39. Time to spill all the tea. Wondering what it’s like to work on a UX writing team for a streaming company like Spotify? Same. Well, wonder no more! Anjana Menon, Fran Catanuso, Nicole Michaelis, and Chris Diken answer some of the most common Qs they get in their DMs. Dive in on the Spotify blog.

40. Think like a PM. If you can’t beat ‘em, join ‘em. Michelle Sargent, Senior Content Strategist at Indeed, outlines ways content designers can adopt a product manager mindset to better prepare and pitch ideas.

41. Does ADHD optimize creativity? The research points to yes. In this piece, Eleanor Turner explores the link between neurodivergence and innovative thinking. We also love that the visuals included throughout were made by four creatives living with ADHD. Read the full post.

42. Resume content we like to see. Considering a career in UX? Make sure to refer to NN/g’s guide to designing the perfect resume, complete with advice including what to include, framing your non-UX work experience, and what to avoid (sorry, headshots are a no-go).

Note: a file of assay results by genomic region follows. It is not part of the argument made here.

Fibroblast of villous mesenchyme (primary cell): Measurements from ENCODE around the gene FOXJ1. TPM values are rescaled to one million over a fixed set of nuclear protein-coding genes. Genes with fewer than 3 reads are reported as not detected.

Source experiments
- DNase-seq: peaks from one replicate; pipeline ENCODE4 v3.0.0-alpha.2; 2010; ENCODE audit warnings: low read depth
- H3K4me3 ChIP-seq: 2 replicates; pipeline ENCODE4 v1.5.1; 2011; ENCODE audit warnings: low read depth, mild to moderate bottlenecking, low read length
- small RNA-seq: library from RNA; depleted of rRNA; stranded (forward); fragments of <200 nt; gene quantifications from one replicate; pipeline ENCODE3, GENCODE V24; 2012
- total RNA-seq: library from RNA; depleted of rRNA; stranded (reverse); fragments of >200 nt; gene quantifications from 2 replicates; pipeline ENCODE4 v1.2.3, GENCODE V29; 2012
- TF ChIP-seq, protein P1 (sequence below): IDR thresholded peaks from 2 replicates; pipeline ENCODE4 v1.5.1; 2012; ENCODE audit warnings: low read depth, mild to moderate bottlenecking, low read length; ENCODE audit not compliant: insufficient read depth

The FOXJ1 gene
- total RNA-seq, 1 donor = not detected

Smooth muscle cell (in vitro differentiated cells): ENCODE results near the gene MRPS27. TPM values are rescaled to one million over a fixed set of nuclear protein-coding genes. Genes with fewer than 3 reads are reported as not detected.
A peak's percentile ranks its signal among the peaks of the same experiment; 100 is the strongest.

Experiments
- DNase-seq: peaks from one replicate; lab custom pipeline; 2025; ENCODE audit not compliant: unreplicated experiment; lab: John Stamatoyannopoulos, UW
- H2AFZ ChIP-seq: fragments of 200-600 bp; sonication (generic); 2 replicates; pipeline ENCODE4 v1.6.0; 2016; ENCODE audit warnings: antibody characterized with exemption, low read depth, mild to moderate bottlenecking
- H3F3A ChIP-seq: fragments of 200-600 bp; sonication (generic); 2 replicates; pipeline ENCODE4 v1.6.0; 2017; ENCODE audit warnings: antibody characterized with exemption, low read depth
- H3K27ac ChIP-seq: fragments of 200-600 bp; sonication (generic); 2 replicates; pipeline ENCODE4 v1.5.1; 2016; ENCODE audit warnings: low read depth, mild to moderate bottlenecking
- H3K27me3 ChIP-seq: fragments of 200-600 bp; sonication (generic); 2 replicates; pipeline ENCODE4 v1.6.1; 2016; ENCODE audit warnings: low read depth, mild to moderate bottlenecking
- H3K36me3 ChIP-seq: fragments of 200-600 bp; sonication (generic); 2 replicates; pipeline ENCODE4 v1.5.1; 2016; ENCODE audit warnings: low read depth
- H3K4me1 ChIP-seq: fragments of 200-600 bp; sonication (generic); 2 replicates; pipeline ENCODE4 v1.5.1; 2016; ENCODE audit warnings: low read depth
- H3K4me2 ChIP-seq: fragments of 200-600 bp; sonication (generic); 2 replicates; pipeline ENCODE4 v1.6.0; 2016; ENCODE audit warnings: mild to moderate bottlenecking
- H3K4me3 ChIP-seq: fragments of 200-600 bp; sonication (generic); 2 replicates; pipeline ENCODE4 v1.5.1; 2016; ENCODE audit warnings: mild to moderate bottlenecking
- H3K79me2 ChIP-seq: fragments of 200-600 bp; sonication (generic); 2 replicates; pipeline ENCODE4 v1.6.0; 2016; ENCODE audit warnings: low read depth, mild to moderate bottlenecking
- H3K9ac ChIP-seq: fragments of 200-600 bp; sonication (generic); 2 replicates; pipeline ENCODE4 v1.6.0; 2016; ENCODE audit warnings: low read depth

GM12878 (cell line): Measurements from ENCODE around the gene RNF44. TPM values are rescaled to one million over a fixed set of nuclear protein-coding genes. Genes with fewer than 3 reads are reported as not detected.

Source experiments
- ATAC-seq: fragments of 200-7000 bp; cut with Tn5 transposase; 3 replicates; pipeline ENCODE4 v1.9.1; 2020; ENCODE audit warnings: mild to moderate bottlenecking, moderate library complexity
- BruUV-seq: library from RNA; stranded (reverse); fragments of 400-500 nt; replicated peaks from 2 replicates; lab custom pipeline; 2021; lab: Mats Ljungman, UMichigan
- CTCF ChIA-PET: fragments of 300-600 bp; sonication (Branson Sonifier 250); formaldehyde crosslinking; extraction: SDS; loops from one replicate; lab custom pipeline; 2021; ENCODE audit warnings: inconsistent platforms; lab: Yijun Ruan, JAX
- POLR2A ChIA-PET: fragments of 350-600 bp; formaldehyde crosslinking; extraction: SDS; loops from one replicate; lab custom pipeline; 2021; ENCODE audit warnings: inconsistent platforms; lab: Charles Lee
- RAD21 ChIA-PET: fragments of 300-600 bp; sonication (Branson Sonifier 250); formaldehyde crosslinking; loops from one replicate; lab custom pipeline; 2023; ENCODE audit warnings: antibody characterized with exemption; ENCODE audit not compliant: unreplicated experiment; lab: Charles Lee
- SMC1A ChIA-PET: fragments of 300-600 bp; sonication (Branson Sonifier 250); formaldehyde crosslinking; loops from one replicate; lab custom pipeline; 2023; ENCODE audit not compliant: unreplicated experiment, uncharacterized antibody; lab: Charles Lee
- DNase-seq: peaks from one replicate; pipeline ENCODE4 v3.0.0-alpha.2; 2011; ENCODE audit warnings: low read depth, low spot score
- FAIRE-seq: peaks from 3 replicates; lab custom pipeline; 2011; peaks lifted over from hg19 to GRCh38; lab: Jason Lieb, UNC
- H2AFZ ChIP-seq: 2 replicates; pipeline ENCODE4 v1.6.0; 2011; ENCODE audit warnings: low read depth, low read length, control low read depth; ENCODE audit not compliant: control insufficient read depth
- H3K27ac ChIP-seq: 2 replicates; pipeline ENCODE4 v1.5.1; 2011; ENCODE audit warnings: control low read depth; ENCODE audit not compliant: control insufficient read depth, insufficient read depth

43. UX is ch-ch-changing. Our field has invented and re-invented itself over the years. We’ve moved from sites to apps and other digital products. We’ve moved from Agile to Lean. In this post, Andy Budd argues that “the spirit of UX is around. It’s just not evenly distributed.” Read more about the slow (but inevitable) demise of UX design.

44. Hold the hamburgers, please. No, not your lunch. The design pattern! As we continue to move towards a mobile-first world, it’s essential to consider how our smartphone navigation designs should adapt. Smashing Magazine covers how to create a seamless mobile UX.